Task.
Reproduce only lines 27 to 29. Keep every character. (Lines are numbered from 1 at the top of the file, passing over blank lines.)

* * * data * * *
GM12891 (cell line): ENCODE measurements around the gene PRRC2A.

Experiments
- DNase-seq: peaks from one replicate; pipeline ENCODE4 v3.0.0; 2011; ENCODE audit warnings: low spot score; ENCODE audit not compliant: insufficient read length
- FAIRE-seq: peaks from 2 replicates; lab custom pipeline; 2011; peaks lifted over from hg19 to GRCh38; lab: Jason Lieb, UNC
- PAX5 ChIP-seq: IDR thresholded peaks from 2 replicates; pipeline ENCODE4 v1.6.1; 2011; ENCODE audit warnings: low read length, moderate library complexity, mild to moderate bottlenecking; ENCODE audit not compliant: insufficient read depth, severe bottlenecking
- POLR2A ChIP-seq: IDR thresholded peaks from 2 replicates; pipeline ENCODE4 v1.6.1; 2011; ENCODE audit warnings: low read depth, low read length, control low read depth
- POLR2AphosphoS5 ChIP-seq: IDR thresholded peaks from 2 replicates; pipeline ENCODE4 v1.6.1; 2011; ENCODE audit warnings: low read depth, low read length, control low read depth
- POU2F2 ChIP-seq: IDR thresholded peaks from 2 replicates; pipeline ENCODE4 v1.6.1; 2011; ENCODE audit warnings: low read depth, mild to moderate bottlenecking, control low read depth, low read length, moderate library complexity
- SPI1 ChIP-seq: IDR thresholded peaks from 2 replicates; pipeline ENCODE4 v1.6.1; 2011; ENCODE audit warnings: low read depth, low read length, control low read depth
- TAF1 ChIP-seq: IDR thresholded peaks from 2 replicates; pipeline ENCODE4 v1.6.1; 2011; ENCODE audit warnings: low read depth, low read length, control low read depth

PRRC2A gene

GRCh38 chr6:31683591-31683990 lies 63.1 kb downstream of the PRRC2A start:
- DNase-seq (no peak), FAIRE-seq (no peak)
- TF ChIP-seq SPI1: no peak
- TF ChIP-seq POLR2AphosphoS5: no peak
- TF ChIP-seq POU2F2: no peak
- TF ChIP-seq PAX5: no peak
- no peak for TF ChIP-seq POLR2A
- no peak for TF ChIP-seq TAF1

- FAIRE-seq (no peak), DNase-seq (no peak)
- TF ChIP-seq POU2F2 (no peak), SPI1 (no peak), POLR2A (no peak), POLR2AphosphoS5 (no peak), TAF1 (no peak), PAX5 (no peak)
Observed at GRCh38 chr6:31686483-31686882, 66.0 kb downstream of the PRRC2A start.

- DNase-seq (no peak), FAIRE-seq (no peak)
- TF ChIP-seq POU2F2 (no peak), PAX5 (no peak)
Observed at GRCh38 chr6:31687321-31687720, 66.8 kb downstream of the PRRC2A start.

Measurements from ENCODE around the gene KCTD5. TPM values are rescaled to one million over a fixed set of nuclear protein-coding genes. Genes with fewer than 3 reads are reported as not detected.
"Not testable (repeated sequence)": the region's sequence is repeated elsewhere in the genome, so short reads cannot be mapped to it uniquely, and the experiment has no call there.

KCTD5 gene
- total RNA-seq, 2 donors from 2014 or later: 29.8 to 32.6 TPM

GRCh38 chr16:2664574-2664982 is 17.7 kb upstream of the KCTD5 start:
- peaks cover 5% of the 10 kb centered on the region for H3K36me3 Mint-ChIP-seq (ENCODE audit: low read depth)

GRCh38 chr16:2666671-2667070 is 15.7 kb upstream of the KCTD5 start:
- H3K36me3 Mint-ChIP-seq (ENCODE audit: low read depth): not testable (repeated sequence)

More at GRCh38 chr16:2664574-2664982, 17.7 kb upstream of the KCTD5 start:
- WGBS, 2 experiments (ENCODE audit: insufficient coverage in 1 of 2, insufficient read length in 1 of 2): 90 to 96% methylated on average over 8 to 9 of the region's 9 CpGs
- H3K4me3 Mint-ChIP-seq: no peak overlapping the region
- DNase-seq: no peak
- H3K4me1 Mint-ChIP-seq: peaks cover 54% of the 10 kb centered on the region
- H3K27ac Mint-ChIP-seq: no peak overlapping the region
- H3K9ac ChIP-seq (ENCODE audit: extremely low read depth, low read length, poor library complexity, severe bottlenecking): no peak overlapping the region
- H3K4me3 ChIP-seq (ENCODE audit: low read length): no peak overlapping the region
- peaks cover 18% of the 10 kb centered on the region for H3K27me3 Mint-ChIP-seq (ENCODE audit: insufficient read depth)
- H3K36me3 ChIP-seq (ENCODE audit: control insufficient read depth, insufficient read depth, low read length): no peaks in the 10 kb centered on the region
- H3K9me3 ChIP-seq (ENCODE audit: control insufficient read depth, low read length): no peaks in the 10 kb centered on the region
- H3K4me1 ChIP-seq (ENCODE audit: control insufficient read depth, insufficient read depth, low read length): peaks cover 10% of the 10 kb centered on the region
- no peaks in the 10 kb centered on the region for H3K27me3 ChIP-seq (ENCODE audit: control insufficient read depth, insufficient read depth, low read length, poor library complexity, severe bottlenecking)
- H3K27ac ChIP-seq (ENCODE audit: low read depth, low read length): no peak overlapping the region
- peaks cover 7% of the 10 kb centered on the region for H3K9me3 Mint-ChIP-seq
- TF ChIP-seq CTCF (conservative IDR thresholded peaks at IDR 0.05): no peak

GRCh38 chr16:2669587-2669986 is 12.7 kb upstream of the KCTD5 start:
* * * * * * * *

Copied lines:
"Not testable (repeated sequence)": the region's sequence is repeated elsewhere in the genome, so short reads cannot be mapped to it uniquely, and the experiment has no call there.

KCTD5 gene
- total RNA-seq, 2 donors from 2014 or later: 29.8 to 32.6 TPM